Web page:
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By Nick Wakeman

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Nick Wakeman

Is this the end of LPTA as we knew it?

We’ve seen LPTA contracts start to fade in recent years, but now with the Defense Department’s final rule to put stricter limits on its use, it might be safe to say the era of LPTA is over and probably has been for a couple years.

Lowest price, technically acceptable procurements -- competitions that were a price shoot out once bidders met minimal technical requirements -- seemed to dominate the market earlier this decade as we moved through a period of austerity. As many in industry complained, it was a race to the bottom and left no room for innovation and risk taking.

DOD’s final rule describes when it is appropriate to use LPTA -- commodity products, not development work and other services that require higher levels of expertise.

The rule implements requirements in the 2017 National Defense Authorization Act and says that contracting officers will need to document why LPTA is the right approach for a procurement. That requirement alone will like put a damper on any resurgence of LPTA.

The DOD rule does not apply government wide, so only defense agencies need to comply. But industry groups such as the Professional Services Council are urging its adoption by civilian agencies as well.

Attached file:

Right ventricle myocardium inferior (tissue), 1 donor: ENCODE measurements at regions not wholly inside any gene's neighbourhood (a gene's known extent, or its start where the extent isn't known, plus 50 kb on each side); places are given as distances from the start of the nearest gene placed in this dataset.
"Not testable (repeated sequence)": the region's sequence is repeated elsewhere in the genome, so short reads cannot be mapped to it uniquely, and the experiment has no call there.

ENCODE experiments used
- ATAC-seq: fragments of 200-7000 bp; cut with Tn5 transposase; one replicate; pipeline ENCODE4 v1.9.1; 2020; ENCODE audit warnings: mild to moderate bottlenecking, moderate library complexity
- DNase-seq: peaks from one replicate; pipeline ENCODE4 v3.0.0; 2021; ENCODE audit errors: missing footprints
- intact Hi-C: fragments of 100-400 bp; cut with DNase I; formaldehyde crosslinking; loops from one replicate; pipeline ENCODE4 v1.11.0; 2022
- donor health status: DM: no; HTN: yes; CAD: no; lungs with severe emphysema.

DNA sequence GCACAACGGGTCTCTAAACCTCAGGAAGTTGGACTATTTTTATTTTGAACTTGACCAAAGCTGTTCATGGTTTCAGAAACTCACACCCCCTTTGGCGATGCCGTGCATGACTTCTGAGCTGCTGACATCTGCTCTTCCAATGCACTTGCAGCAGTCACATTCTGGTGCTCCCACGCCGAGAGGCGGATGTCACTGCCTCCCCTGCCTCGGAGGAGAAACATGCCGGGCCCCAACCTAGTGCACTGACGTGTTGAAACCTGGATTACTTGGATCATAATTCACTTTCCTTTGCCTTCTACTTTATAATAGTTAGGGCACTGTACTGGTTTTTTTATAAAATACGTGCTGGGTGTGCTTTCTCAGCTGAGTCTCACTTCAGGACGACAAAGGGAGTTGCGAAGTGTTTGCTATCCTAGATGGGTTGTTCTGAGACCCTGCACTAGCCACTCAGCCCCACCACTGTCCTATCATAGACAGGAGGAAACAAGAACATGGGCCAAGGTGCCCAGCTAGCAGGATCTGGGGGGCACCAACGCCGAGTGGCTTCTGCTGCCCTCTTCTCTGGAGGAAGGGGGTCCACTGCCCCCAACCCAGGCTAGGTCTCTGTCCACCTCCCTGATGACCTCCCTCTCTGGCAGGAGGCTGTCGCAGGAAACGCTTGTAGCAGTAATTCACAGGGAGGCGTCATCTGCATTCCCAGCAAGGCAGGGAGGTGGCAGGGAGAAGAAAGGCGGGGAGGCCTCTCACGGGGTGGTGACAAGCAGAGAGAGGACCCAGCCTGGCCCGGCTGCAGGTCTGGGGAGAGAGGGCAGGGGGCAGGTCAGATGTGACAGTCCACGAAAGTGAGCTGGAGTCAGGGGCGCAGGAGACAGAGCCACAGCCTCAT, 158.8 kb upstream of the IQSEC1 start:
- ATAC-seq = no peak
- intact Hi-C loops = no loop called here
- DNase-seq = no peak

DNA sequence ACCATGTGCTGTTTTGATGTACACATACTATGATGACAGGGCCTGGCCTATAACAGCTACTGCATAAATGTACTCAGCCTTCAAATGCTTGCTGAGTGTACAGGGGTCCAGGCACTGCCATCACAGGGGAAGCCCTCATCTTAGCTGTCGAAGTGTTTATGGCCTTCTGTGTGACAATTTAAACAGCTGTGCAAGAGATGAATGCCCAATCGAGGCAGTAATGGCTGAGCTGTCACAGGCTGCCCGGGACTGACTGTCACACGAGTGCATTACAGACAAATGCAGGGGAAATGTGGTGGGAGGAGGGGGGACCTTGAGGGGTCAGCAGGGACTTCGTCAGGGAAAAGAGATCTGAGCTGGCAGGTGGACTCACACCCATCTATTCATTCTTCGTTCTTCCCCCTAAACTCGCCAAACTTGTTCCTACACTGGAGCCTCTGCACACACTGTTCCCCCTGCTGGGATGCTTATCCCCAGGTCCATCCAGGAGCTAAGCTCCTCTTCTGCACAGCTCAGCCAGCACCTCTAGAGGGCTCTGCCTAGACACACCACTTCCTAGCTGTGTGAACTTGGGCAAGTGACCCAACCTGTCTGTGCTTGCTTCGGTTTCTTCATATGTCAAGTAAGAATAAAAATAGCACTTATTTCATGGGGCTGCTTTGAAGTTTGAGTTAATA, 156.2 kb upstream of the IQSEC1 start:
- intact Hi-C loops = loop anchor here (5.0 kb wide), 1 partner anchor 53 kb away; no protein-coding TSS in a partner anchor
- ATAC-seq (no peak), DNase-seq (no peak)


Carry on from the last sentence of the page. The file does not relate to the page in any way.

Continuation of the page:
Agencies should focus on best value and not default to the lowest price, said PSC President and CEO David Berteau in a statement.

A requirement that the rule be applied government-wide is included in the 2019 NDAA, which is working its way through conference on Capitol Hill as the Senate and House work to reconcile differences between their versions of the bill.

PSC is urging that the LPTA rule be applied to civilian agencies as well. "The federal government should act expeditiously to put the final nail in the LPTA coffin by issuing the government-wide regulations," Berteau said.

DOD’s final rule goes into effect on Oct. 1, the start of fiscal year 2020. 

In 2014, we published a WT Insider Report that documented how hated LPTA was and the damage it was doing. A follow-up report in 2017 showed that many in industry felt it was still being overused.

Posted by Nick Wakeman on Sep 27, 2019 at 9:58 AM

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